Stories Told, Ideas Illminated

Unreal but Not Untrue

Linc frowned at the card, positive it didn’t belong on a mailbox in the dignified old house he shared with three other tenants. That was why he’d rented the apartment in the first place: it had dignity. Linc liked dignity the way he liked calm and control and quiet. It had taken him a long time to get all of those things into his life and into one apartment. Then he’d met his downstairs neighbor.

His frown deepened as he remembered the first time he’d seen Daisy Flattery in the flesh, practically hissing at him as he shooed a cat away from his rebuilt black Porsche, her dark, frizzy hair crackling around her face like lightning. Later sightings hadn’t improved his first impression, and the memory of them didn’t improve his mood now. She wore long dresses in electric colors, and since she was tall, they were very long, and she was always scowling at him, her heavy brows drawn together under that dumb blue velvet hat she wore pulled down around her ears even in the summer. She looked like somebody from Little House on the Prairie on acid, which was why he usually took care to ignore her.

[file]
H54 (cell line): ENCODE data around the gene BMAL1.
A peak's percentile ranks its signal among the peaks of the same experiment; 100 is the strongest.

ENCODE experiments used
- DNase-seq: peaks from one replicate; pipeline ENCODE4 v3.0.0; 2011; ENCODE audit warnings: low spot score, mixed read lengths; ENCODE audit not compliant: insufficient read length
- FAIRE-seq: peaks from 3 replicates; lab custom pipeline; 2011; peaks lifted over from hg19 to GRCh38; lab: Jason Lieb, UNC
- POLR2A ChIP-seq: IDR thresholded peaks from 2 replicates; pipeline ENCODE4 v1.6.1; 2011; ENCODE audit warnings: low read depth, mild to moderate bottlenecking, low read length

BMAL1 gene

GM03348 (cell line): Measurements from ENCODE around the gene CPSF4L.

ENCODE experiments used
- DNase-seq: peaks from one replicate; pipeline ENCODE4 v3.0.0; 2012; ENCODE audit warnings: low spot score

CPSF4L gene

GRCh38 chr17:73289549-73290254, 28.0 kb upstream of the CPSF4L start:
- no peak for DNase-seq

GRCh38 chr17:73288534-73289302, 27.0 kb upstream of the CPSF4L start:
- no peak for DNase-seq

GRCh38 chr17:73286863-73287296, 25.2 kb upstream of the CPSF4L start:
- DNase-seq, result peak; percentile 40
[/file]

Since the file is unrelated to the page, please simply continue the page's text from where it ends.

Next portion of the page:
But now, staring down at the card on her mailbox, appropriately backlit by the apocalyptic storm, he knew there was a possibility he might actually have to get to know her. And it was his own damn fault.

The thought gave him a headache, so he shoved his mail into his jacket pocket and went up the stairs to his apartment and his aspirin.

Downstairs, Daisy Flattery frowned too, and cocked her head to try to catch again the sound she’d heard. It had been something between a creaking door and a cat in trouble. She looked over at Liz to see if she was showing signs of life, but Liz was, as usual, a black velvet blob stretched out on the end table Daisy had rescued from a trash heap two streets over. The cat basked in the warmth from the cracked crystal lamp Daisy had found at Goodwill for a dollar. The three made a lovely picture, light and texture and color, silky fur and smooth wood and warm lamp glow. Unbelievably, fools had thrown away all three; sometimes the blindness of people just amazed Daisy.